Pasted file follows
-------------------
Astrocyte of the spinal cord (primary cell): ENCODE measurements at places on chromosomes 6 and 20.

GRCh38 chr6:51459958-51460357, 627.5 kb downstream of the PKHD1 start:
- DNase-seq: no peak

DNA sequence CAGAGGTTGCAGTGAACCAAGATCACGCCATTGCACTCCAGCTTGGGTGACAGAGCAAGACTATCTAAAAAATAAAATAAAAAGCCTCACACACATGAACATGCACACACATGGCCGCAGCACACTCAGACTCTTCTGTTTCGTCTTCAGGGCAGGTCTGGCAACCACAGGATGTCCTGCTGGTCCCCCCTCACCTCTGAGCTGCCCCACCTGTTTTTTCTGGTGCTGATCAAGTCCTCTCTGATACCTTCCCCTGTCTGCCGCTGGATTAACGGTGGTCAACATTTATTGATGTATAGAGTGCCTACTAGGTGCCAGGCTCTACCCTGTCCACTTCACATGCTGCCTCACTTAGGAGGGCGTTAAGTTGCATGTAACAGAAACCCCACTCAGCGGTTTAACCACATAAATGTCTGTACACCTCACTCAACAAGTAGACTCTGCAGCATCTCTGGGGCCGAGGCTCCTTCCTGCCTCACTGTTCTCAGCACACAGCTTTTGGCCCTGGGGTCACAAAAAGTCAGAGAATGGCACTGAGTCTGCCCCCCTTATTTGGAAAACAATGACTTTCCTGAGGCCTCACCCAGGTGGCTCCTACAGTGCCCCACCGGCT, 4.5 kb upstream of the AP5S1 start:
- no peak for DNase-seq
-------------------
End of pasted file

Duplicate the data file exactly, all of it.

Astrocyte of the spinal cord (primary cell): ENCODE measurements at places on chromosomes 6 and 20.

GRCh38 chr6:51459958-51460357, 627.5 kb downstream of the PKHD1 start:
- DNase-seq: no peak

DNA sequence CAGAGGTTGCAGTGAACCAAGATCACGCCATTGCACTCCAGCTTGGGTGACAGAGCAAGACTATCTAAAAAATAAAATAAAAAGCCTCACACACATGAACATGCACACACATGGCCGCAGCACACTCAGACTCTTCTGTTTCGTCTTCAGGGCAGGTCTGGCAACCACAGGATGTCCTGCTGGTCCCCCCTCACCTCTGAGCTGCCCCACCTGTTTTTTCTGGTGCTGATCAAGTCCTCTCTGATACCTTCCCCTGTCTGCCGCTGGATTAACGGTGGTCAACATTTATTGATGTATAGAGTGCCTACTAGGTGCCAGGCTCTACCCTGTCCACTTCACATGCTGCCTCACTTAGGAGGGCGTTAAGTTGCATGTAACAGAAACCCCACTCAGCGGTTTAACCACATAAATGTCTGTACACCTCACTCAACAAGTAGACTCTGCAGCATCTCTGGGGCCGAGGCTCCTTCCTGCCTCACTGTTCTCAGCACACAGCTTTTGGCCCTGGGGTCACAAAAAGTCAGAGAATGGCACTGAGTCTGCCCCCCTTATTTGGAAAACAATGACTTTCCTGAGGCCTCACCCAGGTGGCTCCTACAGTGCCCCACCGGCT, 4.5 kb upstream of the AP5S1 start:
- no peak for DNase-seq